Great Sumter Meeting in Union Square, New York, April 11, 1863
Regarded as one of the great American Realists of the nineteenth century, Winslow Homer is known primarily for his large body of works in oil and watercolor. However, he also had an early career as a freelance illustrator, making drawings for wood engravings that were reproduced in mass-circulation periodicals such as Harper's Weekly. In 1998, the Brooklyn Museum received a generous gift of more than 250 wood-engraved illustrations by Homer from Harvey Isbitts.
Here, Homer illustrates a mass meeting that was held in New York on the second anniversary of the attack on Fort Sumter, which began the Civil War, "to reaffirm the determination of loyal men everywhere to prosecute the war until the rebellion is extinguished." This type of a “pep rally” was especially needed because the war was far more devastating and drawn out than the Union forces had originally envisioned and young men were paying huge sums of money to buy exemptions from conscription.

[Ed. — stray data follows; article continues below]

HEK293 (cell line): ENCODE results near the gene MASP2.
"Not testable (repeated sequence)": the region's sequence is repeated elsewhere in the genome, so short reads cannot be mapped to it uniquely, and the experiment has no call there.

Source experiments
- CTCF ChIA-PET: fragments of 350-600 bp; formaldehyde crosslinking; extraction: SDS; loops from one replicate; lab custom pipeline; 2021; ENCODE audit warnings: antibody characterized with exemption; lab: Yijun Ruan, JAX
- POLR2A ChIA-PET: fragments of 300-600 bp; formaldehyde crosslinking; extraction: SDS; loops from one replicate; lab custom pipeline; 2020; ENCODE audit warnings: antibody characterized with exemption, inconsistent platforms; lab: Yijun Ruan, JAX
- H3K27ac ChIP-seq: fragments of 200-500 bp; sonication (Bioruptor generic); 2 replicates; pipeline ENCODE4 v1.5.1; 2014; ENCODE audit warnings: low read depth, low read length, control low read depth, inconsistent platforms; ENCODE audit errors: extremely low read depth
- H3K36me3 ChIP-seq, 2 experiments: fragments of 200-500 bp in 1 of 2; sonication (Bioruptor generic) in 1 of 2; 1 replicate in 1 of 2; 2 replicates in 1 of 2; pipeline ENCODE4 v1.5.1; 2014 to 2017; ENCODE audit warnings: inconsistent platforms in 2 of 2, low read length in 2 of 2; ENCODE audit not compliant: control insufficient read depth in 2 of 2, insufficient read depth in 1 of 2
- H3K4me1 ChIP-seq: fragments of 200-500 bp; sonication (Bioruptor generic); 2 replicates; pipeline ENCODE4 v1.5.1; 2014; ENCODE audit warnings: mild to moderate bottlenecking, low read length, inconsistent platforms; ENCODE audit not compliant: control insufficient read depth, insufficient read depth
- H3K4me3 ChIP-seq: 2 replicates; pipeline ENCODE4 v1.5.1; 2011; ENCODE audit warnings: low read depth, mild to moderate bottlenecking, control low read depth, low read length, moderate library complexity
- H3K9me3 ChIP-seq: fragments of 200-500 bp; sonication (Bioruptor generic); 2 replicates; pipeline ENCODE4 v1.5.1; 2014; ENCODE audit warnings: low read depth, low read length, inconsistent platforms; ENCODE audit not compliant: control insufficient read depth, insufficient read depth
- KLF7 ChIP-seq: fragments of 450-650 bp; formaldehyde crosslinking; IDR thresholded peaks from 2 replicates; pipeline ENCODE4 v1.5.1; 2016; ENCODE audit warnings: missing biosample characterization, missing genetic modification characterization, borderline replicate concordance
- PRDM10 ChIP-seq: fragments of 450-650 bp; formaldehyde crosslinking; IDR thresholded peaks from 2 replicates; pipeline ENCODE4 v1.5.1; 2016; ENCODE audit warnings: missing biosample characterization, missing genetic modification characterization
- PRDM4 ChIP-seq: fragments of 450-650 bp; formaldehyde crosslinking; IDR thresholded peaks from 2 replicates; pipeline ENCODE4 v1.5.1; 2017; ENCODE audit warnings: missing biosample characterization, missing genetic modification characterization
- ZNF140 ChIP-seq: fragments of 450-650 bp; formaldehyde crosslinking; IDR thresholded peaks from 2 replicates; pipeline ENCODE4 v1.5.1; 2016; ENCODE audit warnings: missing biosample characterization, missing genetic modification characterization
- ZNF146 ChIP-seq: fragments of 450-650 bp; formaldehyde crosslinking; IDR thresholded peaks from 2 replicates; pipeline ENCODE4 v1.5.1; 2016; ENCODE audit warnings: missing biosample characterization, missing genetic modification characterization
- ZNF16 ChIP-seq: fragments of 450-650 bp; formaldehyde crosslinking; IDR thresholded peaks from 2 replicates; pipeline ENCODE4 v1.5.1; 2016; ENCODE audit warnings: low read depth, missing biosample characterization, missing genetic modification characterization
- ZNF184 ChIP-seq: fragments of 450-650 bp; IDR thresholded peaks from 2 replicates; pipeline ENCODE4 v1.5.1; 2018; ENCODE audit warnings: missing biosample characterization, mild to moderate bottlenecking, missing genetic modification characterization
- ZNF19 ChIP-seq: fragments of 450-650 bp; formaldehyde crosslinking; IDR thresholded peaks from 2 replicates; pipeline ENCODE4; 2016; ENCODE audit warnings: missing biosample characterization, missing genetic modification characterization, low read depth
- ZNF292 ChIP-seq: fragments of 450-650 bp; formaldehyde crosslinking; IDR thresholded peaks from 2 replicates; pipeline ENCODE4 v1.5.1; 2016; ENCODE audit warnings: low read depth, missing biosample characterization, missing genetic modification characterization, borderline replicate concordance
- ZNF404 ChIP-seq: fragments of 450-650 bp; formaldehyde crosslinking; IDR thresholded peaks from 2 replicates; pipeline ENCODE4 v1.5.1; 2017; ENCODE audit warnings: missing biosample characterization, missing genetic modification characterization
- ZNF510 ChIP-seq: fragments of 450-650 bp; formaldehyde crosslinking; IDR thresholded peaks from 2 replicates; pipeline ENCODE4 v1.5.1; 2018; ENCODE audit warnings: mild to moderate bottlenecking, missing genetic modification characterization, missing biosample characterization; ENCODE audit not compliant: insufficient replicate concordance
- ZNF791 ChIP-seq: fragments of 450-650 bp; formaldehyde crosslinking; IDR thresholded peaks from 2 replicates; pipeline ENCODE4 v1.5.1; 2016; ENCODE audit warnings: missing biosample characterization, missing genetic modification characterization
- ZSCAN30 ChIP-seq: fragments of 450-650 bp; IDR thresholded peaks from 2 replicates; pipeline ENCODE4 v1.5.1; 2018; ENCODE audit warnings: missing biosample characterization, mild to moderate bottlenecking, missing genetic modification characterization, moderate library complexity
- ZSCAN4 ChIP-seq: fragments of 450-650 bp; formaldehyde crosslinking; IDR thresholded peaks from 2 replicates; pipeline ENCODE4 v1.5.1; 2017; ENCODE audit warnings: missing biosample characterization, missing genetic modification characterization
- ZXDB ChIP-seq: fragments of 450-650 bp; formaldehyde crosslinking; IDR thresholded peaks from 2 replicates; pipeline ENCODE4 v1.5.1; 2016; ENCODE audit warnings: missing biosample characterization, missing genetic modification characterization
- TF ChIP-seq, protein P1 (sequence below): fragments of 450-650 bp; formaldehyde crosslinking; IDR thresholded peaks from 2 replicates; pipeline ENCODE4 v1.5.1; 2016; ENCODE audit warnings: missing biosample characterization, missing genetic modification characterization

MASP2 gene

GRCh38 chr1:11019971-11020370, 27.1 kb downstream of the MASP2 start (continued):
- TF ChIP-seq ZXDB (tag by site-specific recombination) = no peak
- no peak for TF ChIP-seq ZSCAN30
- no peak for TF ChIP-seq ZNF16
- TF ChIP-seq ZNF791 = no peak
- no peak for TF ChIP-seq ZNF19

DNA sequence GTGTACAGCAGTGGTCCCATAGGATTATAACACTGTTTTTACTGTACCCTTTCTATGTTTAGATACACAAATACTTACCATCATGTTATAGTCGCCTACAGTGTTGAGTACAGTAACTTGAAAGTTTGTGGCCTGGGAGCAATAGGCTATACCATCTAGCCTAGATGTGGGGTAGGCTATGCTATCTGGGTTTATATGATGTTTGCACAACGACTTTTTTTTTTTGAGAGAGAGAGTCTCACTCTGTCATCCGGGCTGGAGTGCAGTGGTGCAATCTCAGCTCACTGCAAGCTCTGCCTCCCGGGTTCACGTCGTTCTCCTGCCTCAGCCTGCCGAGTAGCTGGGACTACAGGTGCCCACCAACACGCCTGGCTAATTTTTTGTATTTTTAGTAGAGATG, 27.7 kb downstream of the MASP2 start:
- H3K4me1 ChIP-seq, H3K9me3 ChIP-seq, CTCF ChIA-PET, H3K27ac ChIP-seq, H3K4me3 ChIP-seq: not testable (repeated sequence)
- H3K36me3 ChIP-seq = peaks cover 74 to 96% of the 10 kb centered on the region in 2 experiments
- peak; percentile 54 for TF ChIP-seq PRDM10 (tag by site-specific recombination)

Image: 9 x 13 3/4 in. (22.9 x 34.9 cm)
Sheet: 10 5/8 x 15 3/4 in. (27 x 40 cm)
Frame: 16 3/4 x 22 3/4 x 1 1/2 in. (42.5 x 57.8 x 3.8 cm) (show scale)
Gift of Harvey Isbitts
This item is not on view
Winslow Homer (American, 1836-1910). Great Sumter Meeting in Union Square, New York, April 11, 1863, 1863. Wood engraving, Image: 9 x 13 3/4 in. (22.9 x 34.9 cm). Brooklyn Museum, Gift of Harvey Isbitts, 1998.105.80 (Photo: Brooklyn Museum, 1998.105.80_bw.jpg)
overall, 1998.105.80_bw.jpg. Brooklyn Museum photograph
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